Rest Rooms & Locker Rooms


The faucets help reduce water usage by combining low-flow outlets with precise electronic metering. The Federal Energy Policy Act of 1992 requires all faucet and shower fixtures made in the USA to have a flow rate of no more than 2.2 gallons-per-minute (gpm) at 60 PSI. All faucets installed in the Sports & Recreation Center have a 1.0 gpm flow rate, helping conserve one of our most valuable resources.

The self-sustaining power system is a new, energy-efficient way to power high-performance electronic faucets. It uses the simple flow of water to create and store power. There is no need to replace batteries or wire the faucet to the building’s power supply. This system works reliably even when the faucet is only used intermittently. Even after long periods without usage, the unit will activate and generate power.


At current federally mandated maximum flow rates, a standard showerhead flows at 2.2 gallons-per-minute. The showerheads installed in the Sports & Recreation Center flow at 1.5 gpm, helping conserve water and reduce costs.

The shower valve bodies are constructed from bronze, a main component of which is copper. One source for this copper is radiators from scrapped cars. The use of recycled bronze greatly reduces the carbon footprint and the need to mine new material. Further, metal chips used in the production of valves are 100% recycled. They are re-melted into the respective bar stocks for further processing into various component parts, decreasing the dependence on virgin materials, thus lessening the environmental impact.


Waterless urinals are installed throughout the Sports & Recreation Center. Not only do they reduce water consumption, they improve restroom hygiene, reduce installation and maintenance costs, and reduce water and sewer costs.

One waterless urinal avoids the use of between 20,000 to 45,000 gallons of fresh water a year. There are approximately 8 million urinals installed in the U.S. alone with approximately 100 million people using these fixtures. Assuming an average 2-gallon flush, the potable water use of urinals per year in this country is approximately 160 billion gallons. This is the equivalent to the water usage of 490,000 homes or 1.9 million people per year, which is nearly the population of the country of Qatar. This vast amount of outflow to the public sewer system is avoided and therefore does not require treatment, and will not run into our natural waterways and oceans.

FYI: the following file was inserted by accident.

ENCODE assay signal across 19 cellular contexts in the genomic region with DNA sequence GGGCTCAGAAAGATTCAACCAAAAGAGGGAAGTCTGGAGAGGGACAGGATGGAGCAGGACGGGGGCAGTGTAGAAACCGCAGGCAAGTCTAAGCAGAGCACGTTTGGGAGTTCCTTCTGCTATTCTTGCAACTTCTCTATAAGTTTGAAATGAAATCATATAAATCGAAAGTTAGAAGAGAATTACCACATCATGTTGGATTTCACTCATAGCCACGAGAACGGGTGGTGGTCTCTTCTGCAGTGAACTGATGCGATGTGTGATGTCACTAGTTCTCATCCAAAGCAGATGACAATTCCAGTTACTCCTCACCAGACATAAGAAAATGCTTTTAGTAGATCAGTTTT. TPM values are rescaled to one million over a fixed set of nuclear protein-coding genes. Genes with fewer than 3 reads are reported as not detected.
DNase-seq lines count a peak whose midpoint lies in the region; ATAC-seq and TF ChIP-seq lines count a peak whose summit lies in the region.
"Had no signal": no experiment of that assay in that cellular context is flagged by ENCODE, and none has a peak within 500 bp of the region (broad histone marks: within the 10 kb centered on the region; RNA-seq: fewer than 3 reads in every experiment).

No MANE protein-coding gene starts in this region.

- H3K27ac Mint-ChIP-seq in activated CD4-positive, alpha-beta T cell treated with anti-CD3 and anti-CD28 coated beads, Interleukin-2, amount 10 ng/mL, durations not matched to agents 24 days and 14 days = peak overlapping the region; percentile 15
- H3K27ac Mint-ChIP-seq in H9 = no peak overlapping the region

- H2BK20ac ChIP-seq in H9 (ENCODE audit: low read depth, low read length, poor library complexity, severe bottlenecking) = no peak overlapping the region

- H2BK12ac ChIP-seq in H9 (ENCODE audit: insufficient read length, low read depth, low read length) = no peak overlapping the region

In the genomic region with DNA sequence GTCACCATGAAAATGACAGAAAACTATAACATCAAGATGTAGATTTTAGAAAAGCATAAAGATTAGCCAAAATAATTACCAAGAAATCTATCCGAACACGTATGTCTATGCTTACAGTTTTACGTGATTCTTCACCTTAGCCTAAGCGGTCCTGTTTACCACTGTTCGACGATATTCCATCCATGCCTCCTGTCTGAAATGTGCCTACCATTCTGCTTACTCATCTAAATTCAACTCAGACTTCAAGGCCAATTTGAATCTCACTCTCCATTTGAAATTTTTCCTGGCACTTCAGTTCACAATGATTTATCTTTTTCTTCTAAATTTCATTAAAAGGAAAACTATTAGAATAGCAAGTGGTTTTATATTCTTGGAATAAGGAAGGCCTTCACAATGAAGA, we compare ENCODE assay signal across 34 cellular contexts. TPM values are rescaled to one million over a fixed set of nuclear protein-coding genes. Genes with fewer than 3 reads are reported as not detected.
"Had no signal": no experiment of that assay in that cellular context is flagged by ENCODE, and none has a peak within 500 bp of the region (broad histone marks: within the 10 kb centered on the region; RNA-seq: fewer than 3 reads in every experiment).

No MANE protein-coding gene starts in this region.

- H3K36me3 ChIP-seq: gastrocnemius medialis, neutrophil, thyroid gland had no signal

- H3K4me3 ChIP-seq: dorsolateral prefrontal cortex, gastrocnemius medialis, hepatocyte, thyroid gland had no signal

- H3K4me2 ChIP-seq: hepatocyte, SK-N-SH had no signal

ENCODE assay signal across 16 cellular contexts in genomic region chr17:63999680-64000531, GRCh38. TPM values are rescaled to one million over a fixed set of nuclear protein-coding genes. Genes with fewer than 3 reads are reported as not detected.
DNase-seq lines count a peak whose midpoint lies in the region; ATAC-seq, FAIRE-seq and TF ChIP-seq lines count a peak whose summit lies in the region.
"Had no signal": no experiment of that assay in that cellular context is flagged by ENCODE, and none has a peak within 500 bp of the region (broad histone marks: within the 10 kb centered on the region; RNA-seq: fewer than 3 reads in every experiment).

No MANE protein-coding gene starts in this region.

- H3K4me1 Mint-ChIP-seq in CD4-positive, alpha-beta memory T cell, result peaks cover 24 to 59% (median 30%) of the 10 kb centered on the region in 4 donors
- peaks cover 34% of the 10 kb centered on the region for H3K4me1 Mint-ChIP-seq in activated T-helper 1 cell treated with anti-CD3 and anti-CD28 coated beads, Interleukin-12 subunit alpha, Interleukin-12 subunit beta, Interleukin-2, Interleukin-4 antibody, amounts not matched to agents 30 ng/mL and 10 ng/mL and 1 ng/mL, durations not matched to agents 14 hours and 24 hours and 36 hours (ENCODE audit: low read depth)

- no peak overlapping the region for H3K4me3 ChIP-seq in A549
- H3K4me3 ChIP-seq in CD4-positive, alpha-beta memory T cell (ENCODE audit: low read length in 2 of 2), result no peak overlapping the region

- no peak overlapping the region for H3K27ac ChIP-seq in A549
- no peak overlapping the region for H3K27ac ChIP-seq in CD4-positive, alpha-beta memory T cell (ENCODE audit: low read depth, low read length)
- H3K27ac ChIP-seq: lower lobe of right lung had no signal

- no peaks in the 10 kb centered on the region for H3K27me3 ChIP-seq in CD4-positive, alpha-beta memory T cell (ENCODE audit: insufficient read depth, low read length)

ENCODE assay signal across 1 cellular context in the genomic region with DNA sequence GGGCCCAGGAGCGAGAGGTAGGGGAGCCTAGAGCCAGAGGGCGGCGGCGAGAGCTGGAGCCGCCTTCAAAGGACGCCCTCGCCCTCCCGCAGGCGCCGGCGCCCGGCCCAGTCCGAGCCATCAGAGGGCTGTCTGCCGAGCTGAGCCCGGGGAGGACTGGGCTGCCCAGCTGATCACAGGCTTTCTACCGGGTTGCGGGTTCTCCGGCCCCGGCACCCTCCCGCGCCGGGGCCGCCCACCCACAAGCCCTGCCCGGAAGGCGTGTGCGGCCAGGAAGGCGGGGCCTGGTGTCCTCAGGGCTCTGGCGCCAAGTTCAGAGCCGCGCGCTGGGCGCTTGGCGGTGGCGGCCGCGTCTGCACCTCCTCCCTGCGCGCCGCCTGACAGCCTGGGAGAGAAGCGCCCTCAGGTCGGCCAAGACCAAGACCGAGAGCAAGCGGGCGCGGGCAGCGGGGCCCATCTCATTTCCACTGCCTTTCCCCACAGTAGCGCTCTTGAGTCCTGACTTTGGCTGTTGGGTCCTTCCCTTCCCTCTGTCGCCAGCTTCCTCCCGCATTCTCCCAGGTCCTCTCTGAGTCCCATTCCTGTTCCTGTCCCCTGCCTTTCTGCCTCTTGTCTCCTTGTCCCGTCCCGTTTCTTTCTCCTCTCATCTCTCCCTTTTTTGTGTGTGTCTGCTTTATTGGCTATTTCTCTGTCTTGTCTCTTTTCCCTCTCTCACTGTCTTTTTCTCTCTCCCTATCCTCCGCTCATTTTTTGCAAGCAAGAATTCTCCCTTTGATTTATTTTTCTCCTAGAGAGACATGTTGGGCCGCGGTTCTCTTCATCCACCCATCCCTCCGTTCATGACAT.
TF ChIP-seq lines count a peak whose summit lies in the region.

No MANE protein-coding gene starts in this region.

The U.S. Department of Energy estimates that commercial buildings use 88% of the potable water in this country—a resource that becomes more scarce each year. Because toilets and faucets account for most of the water used in commercial restrooms, these water-efficient solutions pave the way to reaching sustainable goals. By using high-efficiency products, water conservation and efficiency programs are significantly deceasing the use of water within buildings. Water-efficiency fixtures can reduce consumption by 30% or more.

The fushometers use 1.28 gallons-per-flush, which is 20% below the 1.6 gallons-per-flush LEED requirement. All are made from a high level of recycled material and are 100% recyclable. All flushometers are made from approximately 80% semi-red brass cast alloy, 99% of which is from recycled sources. This alloy consists of 45% post-consumer material, 53% secondary material, and 1% virgin material.


The restroom stall partitions are made from premium solid plastic formulated from a homogeneous compound, making it one of the most durable and cost-effective surfaces for the construction of partitions. The plastic material is chemical resistant, tough against impact, and water vapor impermeable. It resists mold, mildew, fungus, and bacteria, thereby making cleaning easier. Because the partitions are not painted, there are no VOC (volatile organic compound) emissions, resulting in improved air quality.

The partitions are made from recycled materials, containing 25% to 100% post-industrial content. The manufacturing process of these partitions reclaims all scrap material to create new products, thereby eliminating unnecessary waste. The units themselves are 100% recyclable.


The hand dryer motor impeller spins at 92,000 times-per-minute—generating enough power to draw in 28 liters of air-per-second. This long-life, energy-efficient motor has only three moving parts, so there are no slip rings or carbon brushes to wear down. With fully integrated mechanical, electrical, and aerodynamic systems, it's a high-efficiency, power-dense package with a diameter of just over 3 inches.

Many people give up when using a slow hand dryer. But damp hands can spread up to 1,000 times more bacteria than dry hands. NSF International testing based on Protocol 335 (a protocol for hygienic commercial hand dryers) proves that this hand dryer is the fastest; it dries hands hygienically in 12 seconds. The airblade technology, combined with the digital motor, creates high-speed sheets of air that dry water from both sides of the hands simultaneously. These hand dryers use HEPA filters to remove 99.97% of bacteria at 0.3 microns from the air used to dry hands. Hands are dried using cleaner air, not dirty air.

Most other drying methods are expensive to operate. Other hand dryers are slow, and many use a heating element, so they consume a lot of energy. Because the dryer uses filtered air blowing at 420 mph to dry hands, there is no heating element that consumes energy unnecessarily or that is prone to wear and failure. These hand dryers produce at least 73% less CO2 than some other hand dryers and up to 69% less than recycled paper towels. Paper towels require raw material, energy for processing and transporting, and manpower for restocking and disposal, and they eventually end up in a landfill.

  • Email a Friend
  • Bookmark this Page
  • Share this Page